Belt Buckles Should Keep A Good Shine
Ever pick up a belt or two from your closet or other storage place, and noticed pitting and rust on the belt buckles and other belt hardware? That's a sign of a belt maker cutting corners, counting on you replacing your belt within a few years.
Bigfoot Gun Belts certainly doesn't mind you purchasing more than one, but wants you to do so for the right reasons. Corrosion is not one of them, which is why we use nickel-plated, corrosion-resistant belt hardware.
The Belt Buckle and Other Hardware Must Hold
There are two primary functions to belt hardware like a belt buckle, snaps and any other parts. It should, firstly and foremostly, hold together and it should look presentable while doing so. That's exactly why we employ the nickel-plated hardware that comes standard on all Bigfoot Gun Belts.
The first thing you'll notice is that our belt hardware is a bit thicker than the hardware on a lot of other belts. By beefing up the hardware, even incrementally, that makes sure that the when the buckle fastens the belt together, it stays that way. The roller buckle easily allows the double-sided English bridle leather belt to easily roll through to fasten.
Likewise, you'll notice the snaps are fairly beefy as well. Naturally, this is to ensure that once the belt leaves the factory with the snaps secured, it stays there until you want it removed. This is also the reason we employ directional snaps. To undo, you have to rotate the top snap until you find the release notch, and then open. Otherwise, it stays closed.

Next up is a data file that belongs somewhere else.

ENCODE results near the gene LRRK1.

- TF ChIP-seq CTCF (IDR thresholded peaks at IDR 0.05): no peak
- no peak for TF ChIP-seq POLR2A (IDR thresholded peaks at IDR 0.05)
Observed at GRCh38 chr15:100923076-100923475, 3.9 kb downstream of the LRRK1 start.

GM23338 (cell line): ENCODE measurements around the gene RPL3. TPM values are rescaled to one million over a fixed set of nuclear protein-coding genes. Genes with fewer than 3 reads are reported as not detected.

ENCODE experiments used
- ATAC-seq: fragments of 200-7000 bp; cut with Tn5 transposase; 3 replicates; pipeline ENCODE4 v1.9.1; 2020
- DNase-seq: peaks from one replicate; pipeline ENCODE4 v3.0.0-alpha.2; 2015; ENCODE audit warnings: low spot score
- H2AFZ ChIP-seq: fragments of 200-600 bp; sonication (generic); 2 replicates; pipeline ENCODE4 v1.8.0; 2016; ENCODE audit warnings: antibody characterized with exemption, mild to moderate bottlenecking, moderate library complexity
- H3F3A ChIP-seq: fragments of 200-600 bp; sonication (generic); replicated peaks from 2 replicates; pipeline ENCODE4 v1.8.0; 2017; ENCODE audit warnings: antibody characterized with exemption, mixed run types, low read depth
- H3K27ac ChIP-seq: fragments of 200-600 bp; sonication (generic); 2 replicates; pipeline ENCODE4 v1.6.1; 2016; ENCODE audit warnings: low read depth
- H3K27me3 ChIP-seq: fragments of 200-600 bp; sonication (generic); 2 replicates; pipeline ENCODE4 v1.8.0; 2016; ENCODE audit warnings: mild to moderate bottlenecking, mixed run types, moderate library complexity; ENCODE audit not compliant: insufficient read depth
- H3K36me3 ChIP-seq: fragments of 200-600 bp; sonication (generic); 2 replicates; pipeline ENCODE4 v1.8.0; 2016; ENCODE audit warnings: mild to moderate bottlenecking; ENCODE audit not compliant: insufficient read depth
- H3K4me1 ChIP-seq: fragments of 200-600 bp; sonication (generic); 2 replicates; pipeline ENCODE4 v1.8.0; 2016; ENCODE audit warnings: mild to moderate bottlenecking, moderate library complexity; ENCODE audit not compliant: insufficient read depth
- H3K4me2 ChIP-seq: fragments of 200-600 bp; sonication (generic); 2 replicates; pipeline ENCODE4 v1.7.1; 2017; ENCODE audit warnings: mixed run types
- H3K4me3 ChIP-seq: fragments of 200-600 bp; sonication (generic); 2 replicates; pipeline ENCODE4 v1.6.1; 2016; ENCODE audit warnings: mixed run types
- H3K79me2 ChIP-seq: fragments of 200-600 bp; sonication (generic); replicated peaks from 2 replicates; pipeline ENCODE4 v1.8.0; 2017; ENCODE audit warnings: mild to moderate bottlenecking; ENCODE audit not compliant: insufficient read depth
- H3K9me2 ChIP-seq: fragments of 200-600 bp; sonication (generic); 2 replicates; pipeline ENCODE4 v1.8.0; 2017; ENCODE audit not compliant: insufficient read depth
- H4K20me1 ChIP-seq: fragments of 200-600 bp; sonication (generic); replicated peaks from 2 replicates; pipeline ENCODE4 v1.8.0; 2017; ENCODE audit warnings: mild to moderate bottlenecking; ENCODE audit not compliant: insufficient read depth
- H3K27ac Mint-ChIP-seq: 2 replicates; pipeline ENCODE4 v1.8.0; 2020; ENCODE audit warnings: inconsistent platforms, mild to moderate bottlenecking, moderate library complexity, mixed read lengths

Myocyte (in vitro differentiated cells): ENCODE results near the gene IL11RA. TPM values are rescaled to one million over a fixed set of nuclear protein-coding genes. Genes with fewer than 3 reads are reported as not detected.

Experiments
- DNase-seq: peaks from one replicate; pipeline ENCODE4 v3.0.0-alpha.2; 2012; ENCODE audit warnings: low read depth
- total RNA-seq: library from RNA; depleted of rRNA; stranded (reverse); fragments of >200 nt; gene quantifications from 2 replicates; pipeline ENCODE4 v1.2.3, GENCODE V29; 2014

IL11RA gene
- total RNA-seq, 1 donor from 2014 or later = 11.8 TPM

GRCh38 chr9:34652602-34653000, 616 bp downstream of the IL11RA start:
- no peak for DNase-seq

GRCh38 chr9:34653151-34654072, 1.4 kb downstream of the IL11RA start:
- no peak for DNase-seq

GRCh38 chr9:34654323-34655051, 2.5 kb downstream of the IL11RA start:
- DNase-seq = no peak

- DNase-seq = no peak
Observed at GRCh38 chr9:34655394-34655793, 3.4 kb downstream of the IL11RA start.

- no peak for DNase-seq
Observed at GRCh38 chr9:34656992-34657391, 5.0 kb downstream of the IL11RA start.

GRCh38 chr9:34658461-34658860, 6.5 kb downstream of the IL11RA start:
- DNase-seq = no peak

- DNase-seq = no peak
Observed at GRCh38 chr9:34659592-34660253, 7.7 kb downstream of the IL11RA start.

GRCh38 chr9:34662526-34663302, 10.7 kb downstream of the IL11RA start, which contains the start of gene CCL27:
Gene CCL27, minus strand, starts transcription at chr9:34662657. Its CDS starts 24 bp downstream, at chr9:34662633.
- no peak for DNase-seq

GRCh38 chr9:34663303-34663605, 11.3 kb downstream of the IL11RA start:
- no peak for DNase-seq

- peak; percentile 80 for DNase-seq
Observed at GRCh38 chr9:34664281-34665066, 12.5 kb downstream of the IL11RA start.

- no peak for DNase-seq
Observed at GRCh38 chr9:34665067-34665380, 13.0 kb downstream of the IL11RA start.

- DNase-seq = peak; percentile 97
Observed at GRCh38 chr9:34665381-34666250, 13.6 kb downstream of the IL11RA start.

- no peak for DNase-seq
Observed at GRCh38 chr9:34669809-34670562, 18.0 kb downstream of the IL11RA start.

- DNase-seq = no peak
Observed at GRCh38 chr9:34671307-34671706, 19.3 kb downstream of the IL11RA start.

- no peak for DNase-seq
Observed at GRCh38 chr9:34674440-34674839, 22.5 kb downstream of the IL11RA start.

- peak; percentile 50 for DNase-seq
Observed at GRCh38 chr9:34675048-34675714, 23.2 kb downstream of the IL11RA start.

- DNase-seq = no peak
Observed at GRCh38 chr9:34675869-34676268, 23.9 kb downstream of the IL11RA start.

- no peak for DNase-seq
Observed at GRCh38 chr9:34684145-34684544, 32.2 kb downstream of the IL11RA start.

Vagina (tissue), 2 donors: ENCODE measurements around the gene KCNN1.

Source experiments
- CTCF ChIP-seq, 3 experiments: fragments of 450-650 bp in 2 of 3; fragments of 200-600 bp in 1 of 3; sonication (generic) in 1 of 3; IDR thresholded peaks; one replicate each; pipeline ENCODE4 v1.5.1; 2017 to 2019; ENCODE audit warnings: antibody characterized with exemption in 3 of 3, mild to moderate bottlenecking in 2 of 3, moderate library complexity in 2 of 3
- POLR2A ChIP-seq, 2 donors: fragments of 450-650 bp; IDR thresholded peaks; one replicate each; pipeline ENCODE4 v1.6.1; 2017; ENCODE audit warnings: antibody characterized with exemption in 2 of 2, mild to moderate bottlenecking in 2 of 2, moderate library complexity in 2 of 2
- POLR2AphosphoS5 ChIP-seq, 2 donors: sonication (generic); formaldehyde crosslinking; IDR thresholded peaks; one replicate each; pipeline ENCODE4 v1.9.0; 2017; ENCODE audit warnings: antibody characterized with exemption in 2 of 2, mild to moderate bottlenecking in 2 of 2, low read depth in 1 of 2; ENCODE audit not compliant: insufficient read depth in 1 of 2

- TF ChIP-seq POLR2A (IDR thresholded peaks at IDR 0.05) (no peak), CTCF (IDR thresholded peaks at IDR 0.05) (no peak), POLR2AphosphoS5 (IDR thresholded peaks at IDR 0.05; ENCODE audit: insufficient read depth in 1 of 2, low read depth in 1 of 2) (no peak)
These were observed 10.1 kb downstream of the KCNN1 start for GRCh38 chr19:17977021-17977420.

The integrity of belt hardware is normally important, but becomes absolutely vital on a gun belt. Not only must the buckle be adequate to hold the leather gun belt together, but the buckle and snaps have to hold the belt together because it is carrying a gun. If your belt comes undone while carrying, your pants dropping will be the least of your worries. Your carry system must be secure - our hardware ensures that it is.
Belt Hardware Should Look Good And Stay That Way
A good belt should be presentable and should stay that way. There's nothing worse than finding your favorite belt's hardware has started to rust and pit. You could keep it and tell yourself that it's rustic, but you know it's time to either replace the hardware or replace the belt altogether.
Rust occurs when a material such as iron or steel is exposed to air, and especially moisture. At the atomic level, oxygen particles will bond with the iron particles - the process of oxidation - and forms iron oxide, or rust. At first it starts on the surface, but as more particles form, the more of a piece of a material turns into rust.
To prevent it from happening, a piece of iron or steel needs a coating with passivity, or resistance to outside elements. Steel, for instance, can be coated with chromium to make stainless steel, or galvanized with zinc. We coat our hardware with nickel. While it isn't as hard a material as zinc or other materials that are used in this type of application, it's perfect for this use. Not only does it guard against oxidation, it keeps a high shine.
Thus, our hardware will look good and stay that way.
Rust can also lead to a loss in structural integrity. While this isn't an immediate concern with a normal belt, it's cause for worry with a gun belt. The last thing you need is a belt that becomes a liability. Keeping the rust out keeps our gun belts strong, and looking good for years to come.
We Build Belts To Last
Bigfoot Gun Belts are designed to hold more than the normal belt can, with ease. Once fastened, they stay in place and don't allow your gun or pants to sag at all. We also make these belts so they'll look great once in place.
Our belts are the ultimate blend of form and function. A gun belt has to do it's job first and foremost; looking good is just a bonus. However, we think you don't have to choose between the latter and the former, which is why we make our belts the way we do.
Anything less would not be legendary.